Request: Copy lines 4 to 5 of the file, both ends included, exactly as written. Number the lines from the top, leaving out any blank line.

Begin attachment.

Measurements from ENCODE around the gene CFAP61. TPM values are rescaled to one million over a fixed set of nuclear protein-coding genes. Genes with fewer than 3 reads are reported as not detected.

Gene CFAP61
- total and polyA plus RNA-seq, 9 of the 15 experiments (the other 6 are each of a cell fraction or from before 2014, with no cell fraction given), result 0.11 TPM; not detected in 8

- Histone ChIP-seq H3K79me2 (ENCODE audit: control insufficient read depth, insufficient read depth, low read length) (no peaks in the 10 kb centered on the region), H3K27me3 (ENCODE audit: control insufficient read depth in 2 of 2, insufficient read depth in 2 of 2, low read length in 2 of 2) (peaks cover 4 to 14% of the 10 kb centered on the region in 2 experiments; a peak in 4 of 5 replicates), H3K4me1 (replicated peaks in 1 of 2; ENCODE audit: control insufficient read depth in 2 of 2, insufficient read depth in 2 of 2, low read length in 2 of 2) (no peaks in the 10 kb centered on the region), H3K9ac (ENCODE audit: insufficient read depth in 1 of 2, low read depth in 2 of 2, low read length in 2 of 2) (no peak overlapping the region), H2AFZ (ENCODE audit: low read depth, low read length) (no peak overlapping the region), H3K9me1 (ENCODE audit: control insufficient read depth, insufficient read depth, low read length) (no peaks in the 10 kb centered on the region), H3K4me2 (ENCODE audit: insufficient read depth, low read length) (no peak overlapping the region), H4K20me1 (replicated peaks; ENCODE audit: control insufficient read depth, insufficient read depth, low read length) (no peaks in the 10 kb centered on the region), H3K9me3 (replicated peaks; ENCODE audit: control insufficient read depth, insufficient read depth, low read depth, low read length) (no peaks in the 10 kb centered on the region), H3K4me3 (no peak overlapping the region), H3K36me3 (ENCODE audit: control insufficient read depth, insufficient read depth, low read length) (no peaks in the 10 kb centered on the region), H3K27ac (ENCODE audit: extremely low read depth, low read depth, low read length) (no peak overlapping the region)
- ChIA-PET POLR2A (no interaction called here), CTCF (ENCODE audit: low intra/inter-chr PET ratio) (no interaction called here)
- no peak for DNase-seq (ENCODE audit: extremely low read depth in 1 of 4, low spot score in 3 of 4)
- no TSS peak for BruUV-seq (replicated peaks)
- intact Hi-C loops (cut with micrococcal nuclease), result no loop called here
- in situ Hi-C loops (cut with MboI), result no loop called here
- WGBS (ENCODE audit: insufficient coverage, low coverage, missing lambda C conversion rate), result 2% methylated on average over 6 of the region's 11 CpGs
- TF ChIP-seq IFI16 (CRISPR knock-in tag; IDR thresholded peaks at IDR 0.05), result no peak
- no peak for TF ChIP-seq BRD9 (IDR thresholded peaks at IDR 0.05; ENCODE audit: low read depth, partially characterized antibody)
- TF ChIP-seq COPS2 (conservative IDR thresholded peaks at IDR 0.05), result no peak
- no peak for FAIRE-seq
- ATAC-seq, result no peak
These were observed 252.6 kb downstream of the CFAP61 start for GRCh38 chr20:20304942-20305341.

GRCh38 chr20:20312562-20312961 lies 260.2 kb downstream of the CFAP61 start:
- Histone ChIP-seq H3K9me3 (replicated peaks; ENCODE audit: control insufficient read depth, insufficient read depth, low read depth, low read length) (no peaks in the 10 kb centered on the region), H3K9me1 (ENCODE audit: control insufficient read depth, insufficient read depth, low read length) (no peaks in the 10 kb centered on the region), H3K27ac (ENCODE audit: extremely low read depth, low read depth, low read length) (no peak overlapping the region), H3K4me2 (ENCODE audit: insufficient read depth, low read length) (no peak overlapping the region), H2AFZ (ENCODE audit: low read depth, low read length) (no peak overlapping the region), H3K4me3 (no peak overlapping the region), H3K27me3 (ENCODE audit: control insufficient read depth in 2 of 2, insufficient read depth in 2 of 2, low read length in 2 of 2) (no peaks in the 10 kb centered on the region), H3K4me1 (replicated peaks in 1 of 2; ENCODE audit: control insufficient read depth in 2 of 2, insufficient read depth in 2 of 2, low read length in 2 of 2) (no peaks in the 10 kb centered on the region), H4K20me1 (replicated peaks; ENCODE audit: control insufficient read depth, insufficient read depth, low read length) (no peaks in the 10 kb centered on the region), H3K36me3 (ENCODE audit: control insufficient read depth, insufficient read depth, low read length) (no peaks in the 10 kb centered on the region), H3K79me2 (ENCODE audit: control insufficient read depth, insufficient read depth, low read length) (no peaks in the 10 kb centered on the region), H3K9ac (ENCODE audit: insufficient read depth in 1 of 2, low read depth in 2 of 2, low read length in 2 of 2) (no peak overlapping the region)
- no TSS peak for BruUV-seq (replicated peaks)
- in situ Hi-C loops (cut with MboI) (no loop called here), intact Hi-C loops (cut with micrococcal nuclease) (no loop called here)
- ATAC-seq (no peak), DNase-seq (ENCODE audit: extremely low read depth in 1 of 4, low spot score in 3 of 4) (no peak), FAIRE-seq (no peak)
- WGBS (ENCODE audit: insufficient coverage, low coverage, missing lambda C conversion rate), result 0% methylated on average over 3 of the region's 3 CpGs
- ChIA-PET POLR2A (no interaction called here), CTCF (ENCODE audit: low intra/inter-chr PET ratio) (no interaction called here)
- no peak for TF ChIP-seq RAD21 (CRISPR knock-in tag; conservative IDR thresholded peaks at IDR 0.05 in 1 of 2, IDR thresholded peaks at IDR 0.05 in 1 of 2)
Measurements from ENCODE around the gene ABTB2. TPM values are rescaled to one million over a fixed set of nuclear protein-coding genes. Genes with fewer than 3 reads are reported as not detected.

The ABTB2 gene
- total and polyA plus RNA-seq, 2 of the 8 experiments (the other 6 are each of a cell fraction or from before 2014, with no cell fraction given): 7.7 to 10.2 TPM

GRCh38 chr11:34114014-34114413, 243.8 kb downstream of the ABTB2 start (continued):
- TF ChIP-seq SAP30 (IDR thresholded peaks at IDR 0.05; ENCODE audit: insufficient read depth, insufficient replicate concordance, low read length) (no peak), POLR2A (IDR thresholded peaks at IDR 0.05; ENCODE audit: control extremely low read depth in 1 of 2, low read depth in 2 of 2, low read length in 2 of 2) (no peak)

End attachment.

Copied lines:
- Histone ChIP-seq H3K79me2 (ENCODE audit: control insufficient read depth, insufficient read depth, low read length) (no peaks in the 10 kb centered on the region), H3K27me3 (ENCODE audit: control insufficient read depth in 2 of 2, insufficient read depth in 2 of 2, low read length in 2 of 2) (peaks cover 4 to 14% of the 10 kb centered on the region in 2 experiments; a peak in 4 of 5 replicates), H3K4me1 (replicated peaks in 1 of 2; ENCODE audit: control insufficient read depth in 2 of 2, insufficient read depth in 2 of 2, low read length in 2 of 2) (no peaks in the 10 kb centered on the region), H3K9ac (ENCODE audit: insufficient read depth in 1 of 2, low read depth in 2 of 2, low read length in 2 of 2) (no peak overlapping the region), H2AFZ (ENCODE audit: low read depth, low read length) (no peak overlapping the region), H3K9me1 (ENCODE audit: control insufficient read depth, insufficient read depth, low read length) (no peaks in the 10 kb centered on the region), H3K4me2 (ENCODE audit: insufficient read depth, low read length) (no peak overlapping the region), H4K20me1 (replicated peaks; ENCODE audit: control insufficient read depth, insufficient read depth, low read length) (no peaks in the 10 kb centered on the region), H3K9me3 (replicated peaks; ENCODE audit: control insufficient read depth, insufficient read depth, low read depth, low read length) (no peaks in the 10 kb centered on the region), H3K4me3 (no peak overlapping the region), H3K36me3 (ENCODE audit: control insufficient read depth, insufficient read depth, low read length) (no peaks in the 10 kb centered on the region), H3K27ac (ENCODE audit: extremely low read depth, low read depth, low read length) (no peak overlapping the region)
- ChIA-PET POLR2A (no interaction called here), CTCF (ENCODE audit: low intra/inter-chr PET ratio) (no interaction called here)